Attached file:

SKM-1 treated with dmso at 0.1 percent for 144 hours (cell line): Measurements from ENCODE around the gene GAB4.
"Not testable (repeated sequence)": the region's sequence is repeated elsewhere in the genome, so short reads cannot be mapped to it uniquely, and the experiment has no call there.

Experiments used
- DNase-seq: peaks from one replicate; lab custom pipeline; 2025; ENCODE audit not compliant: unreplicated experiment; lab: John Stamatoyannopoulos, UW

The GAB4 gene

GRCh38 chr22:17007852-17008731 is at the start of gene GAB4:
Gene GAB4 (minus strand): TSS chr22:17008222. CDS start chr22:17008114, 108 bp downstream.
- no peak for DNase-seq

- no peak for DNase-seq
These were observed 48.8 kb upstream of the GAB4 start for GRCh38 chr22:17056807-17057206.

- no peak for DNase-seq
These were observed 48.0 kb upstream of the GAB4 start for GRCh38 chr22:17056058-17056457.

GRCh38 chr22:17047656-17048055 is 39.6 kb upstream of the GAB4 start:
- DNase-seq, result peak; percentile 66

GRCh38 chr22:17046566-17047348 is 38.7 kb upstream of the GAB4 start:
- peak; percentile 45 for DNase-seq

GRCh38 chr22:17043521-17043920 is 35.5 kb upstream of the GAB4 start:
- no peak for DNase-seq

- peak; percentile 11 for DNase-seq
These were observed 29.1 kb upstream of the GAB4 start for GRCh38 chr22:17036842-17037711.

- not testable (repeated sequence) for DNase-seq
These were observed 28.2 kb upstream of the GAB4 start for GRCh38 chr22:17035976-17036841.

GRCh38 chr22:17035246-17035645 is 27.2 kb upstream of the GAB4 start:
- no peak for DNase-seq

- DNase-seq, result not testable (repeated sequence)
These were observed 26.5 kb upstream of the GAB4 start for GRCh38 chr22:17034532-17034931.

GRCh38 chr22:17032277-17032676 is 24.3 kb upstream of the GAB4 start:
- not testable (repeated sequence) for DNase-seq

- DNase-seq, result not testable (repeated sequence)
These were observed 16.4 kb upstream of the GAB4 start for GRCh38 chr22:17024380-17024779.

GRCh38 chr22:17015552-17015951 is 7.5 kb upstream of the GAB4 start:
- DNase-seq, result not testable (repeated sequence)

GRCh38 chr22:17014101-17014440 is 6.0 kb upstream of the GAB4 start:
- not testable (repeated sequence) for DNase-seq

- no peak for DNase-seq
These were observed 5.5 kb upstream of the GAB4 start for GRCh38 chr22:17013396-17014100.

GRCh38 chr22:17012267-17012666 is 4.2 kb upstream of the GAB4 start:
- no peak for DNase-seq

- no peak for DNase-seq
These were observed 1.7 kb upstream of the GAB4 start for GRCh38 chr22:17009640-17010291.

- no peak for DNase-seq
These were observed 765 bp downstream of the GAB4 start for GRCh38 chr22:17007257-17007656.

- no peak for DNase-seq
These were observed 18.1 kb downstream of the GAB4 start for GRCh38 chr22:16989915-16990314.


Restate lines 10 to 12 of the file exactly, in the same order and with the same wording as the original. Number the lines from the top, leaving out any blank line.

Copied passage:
These were observed 48.8 kb upstream of the GAB4 start for GRCh38 chr22:17056807-17057206.

- no peak for DNase-seq
These were observed 48.0 kb upstream of the GAB4 start for GRCh38 chr22:17056058-17056457.